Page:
Review: Book challenge of 2015

During 2015, I took on the “Howard’s End is on the Landing” Challenge – that is, to read one book a month that was already on my shelves (must have been purchased in 2013 or earlier). And, I did it! Books read (although not in this order):

  1. The Art of Teaching by Jay Pazini
  2. Hidden in Plain View, A Secret Story of Quilts and the Underground Railroad by Jacqueline L Tobin and Raymond G. Dobard, PhD.
  3. Odd Lots, Seasonal Notes of a City Gardener by Thomas C. Cooper
  4. Winter Morning Walks: one hundred postcards to Jim Harrison by Ted Kooser
  5. The Poetry Home Repair Manual by Ted Kooser
  6. Good Prose, The Art of Nonfiction by Tracy Kidder and Richard Todd
  7. Weathering Winter, A Gardener’s Daybook by Carl H. Klaus
  8. The Omnivore’s Dilemma by Michael Pollan
  9. Animals Make Us Human by Temple Grandin
  10. Dragon Keeper by Robin Hobb
  11. How Proust Can Change Your Life Alain de Botton
  12. S. Lewis, Memories and Reflections by John Lawlor

The challenge was been sponsored by a blog, Roof Beam Reader, and somewhere mid-year, I had difficulty linking my reading record to the challenge…but read the books anyway.

And I noticed a theme. All but one was non-fiction. I think because I got really burned out working on the doctorate, and so while I was still purchasing and accumulating interesting non-fiction books for five or six years, I just couldn’t bring myself to read them while reading so many peer-reviewed journal articles and books. And the non-fiction one, about dragons, was so dismally dystopian I could barely get through it. Which probably explains why I hadn’t read it earlier.

Several I enjoyed tremendously and will keep. Several were good reading, but not enough of a treasure to remain on my shelves. One (the dismal dystopian one) is already gone. Another on my orignal list, A Godward Life by John Piper, turned out to be a series of 120 devotional essays, only 2-3 pages each, and I wanted to spend a little more time and thought with each topic, so saved it for this year. I don’t promise to read one every day for 120 days, but expect to get through them all before summer.

And if you look back over my reviews, you’ll often find drinks or snacks with them – because what’s a good book without bodily sustenance to accompany it and prolong the reading experince? So here was my special holiday-week-when-I-don’t-go-into-work stash. And then a Christmas gift of the port, which I can’t find in Memphis.


Bailey’s for coffee, Zin for meals, Captain Morgan’s for the hot cider.


Ah, to be able to get this in Memphis! Hurray for Chattanooga for having this and for family for remembering!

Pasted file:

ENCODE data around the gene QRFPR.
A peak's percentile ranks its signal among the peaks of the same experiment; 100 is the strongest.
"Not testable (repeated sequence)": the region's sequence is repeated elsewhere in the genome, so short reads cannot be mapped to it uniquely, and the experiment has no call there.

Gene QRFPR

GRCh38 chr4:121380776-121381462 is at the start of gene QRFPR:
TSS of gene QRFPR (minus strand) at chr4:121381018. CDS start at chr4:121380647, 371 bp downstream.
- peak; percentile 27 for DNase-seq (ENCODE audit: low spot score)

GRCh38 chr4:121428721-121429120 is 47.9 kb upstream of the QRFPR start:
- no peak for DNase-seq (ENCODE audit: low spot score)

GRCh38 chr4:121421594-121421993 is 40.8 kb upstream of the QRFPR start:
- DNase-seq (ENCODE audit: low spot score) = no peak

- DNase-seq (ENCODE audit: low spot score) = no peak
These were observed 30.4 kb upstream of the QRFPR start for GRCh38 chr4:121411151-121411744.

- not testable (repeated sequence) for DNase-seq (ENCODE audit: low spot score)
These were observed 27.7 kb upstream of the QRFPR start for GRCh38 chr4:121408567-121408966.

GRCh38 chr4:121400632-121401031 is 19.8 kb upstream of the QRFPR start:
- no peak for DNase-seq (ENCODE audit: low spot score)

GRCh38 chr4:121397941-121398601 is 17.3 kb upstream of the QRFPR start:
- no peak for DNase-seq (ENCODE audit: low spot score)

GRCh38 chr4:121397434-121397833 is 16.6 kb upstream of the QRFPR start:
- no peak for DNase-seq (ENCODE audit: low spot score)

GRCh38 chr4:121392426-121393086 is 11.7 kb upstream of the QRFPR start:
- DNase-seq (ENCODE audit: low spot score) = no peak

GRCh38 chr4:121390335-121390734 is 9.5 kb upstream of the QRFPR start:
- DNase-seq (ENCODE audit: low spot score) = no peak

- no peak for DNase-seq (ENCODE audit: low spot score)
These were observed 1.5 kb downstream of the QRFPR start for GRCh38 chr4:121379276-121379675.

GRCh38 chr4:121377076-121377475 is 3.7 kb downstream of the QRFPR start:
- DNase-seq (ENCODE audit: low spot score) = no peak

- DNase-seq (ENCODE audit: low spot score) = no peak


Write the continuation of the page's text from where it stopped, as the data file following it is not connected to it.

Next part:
And so now I am looking for another reading challenge. I like the “challenge” because it takes me outside of my usual pick-up-a-good-book-and-read self, and expands my horizons. All suggestions accepted.


Quilts and Food

Here’s the ninth (September) of the 12  book challenges for this year (read one book a month that has been on my shelf for over a year, that is, purchased in 2013 or before). There are no direct ties to food in the book, although quilters do always bring food when they get together. Thinking about quilting made me feel very much like working around the house. And since it was too hot to go outside to do a lot of work today (88 degrees and humid), I did lots of inside cleaning and laundry and cooking: I made taco ginger cookies fixin's 9.15salad meat & bean mix (to freeze for lunches); meatloaf (also to freeze for lunches in coming weeks), low-carb squash casserole (because I had squash left from last week that wouldn’t last much longer), and my classic chewy three-ginger cookies (because the cool weather last weekend made me feel like fall cooking).

This book was not at all what I expected. I was interested the quilting aspect in particular, and bought the book at the quilt museum in Paducah. Hidden in Plain View: A secret story of quilts and the underground railroad, by Jacqueline L. Tobin and Raymond G. Dobard, PhD., seemed to be about the story of the role quilts played in the Underground quilt bookUnderground Railroad. And it is, as the author heard the story from one who had the history and was passing it along. But the author also went to other experts to put the story of the “Quilt Code” into the context of the time, admitting that some of the theories as to what the Code meant are literally theories, that historians do not know for sure. Her research stretched over five years, and she says that the “search for the origins and context for this book placed me in the company of an exciting cast of people: African American scholars, Sea Island basketmakers, Gullah storytellers, African textile specialists, low-country agriculturalists, historical preservationists, some of the last African American craftspersons carrying on their ancestral traditions, and Mississippi Delta story quilters” (p. 163). It was interesting, and I learned a lot more of facts – and some theorizing – about the Underground Railroad in general. And a little less about the quilt part of it than anticipated. Nonetheless, interesting reading.

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Just enough tomatoes

It’s still tomato season here! Another little surge of Cherokee Purples from two of the smaller farmers’ stands. Because they are limited I resisted the urge to buy them all – I feltMFM 9.12.15 I needed to leave some for others. So I bought some Black Russian cherry tomatoes to round out the week. I still have some Bradleys from last week that will become tomato pie later today. Meanwhile, one Cherokee purple a day plus 2 extras, so a BLT salad for lunch today.